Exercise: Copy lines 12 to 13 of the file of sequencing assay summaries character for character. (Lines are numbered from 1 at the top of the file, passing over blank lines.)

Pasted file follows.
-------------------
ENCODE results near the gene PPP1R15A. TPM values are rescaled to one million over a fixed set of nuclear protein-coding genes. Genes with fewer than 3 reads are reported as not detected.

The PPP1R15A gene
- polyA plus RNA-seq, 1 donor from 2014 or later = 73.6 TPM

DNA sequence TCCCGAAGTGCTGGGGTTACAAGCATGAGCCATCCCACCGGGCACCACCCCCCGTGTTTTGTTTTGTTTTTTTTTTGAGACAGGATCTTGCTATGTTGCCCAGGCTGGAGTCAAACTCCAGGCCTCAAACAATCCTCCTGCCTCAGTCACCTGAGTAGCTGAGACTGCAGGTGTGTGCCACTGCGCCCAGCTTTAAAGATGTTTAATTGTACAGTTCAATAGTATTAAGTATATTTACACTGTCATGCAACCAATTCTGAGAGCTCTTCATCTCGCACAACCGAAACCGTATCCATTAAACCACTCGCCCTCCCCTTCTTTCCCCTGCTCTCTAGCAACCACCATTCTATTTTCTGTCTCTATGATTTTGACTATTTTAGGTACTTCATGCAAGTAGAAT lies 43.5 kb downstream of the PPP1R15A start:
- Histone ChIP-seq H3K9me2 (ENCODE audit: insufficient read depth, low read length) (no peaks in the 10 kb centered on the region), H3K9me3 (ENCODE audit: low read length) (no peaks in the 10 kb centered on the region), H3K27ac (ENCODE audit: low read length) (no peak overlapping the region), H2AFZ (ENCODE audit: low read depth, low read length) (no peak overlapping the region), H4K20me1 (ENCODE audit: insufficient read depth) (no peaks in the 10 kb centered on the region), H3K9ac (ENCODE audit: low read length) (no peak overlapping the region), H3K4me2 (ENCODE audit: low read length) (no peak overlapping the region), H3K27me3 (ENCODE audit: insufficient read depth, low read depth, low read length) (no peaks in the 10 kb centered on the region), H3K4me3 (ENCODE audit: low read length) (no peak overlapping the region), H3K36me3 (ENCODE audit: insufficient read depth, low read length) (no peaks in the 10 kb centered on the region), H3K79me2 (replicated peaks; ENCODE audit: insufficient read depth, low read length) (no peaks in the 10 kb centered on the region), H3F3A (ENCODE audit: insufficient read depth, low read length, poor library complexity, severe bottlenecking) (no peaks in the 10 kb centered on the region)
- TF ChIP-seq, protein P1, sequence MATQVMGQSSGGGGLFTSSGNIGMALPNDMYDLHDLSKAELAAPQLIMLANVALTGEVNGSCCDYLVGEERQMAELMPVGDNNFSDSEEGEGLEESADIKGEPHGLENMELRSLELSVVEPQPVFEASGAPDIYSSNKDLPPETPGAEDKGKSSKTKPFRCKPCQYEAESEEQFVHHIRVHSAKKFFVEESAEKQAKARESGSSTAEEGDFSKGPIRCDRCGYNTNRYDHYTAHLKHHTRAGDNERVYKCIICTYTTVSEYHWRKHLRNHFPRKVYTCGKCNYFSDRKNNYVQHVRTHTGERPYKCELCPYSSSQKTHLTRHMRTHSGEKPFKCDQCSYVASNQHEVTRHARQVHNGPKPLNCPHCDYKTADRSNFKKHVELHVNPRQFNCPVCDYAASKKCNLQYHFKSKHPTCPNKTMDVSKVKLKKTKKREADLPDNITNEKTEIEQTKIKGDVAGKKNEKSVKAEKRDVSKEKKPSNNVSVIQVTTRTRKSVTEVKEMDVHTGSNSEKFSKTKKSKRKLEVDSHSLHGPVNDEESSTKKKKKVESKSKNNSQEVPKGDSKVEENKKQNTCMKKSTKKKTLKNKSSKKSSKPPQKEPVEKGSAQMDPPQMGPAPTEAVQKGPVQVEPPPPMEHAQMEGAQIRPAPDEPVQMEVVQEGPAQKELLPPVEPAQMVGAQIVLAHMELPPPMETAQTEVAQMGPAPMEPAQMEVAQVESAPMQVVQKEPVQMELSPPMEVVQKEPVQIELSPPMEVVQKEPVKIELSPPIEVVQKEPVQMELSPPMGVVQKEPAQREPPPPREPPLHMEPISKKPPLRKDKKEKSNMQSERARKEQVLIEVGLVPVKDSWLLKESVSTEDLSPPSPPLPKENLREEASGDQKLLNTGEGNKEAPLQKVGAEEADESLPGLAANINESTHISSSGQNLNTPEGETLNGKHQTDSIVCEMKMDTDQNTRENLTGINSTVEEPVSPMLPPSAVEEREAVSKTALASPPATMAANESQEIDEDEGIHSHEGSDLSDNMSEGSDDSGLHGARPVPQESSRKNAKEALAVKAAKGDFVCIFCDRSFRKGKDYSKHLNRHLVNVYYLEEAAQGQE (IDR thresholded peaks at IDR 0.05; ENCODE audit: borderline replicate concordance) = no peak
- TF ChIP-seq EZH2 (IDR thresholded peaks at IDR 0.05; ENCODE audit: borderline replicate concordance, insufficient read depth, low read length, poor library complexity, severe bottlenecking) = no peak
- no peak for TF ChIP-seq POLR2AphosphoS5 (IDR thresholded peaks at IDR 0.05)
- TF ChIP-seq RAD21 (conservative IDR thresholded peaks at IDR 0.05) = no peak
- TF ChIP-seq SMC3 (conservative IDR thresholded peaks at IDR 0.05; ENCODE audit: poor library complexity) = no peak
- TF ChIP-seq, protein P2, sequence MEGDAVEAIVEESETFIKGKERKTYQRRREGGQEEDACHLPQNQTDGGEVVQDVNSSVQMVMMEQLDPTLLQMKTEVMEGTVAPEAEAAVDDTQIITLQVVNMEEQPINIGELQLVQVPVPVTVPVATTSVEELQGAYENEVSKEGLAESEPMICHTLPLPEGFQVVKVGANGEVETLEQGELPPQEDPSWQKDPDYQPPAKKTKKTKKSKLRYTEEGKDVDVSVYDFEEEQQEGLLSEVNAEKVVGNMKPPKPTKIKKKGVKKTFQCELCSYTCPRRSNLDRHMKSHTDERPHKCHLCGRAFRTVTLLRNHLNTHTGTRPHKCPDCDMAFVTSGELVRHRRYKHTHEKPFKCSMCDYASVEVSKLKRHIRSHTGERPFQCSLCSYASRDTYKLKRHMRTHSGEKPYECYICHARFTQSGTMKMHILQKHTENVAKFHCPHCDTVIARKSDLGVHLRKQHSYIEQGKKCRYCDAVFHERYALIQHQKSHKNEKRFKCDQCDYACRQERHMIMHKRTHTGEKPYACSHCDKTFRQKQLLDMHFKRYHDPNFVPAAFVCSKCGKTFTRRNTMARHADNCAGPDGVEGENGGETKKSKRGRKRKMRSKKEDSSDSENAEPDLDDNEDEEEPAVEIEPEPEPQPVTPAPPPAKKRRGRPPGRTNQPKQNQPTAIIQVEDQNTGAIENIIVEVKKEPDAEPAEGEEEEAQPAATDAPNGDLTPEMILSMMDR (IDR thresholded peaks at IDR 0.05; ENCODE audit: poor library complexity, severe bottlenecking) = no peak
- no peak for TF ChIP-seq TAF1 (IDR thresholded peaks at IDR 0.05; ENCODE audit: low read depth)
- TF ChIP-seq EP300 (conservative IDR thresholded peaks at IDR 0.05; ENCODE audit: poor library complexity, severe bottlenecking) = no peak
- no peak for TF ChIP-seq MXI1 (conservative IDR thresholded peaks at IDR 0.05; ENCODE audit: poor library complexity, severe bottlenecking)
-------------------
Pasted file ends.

- no peak for TF ChIP-seq TAF1 (IDR thresholded peaks at IDR 0.05; ENCODE audit: low read depth)
- TF ChIP-seq EP300 (conservative IDR thresholded peaks at IDR 0.05; ENCODE audit: poor library complexity, severe bottlenecking) = no peak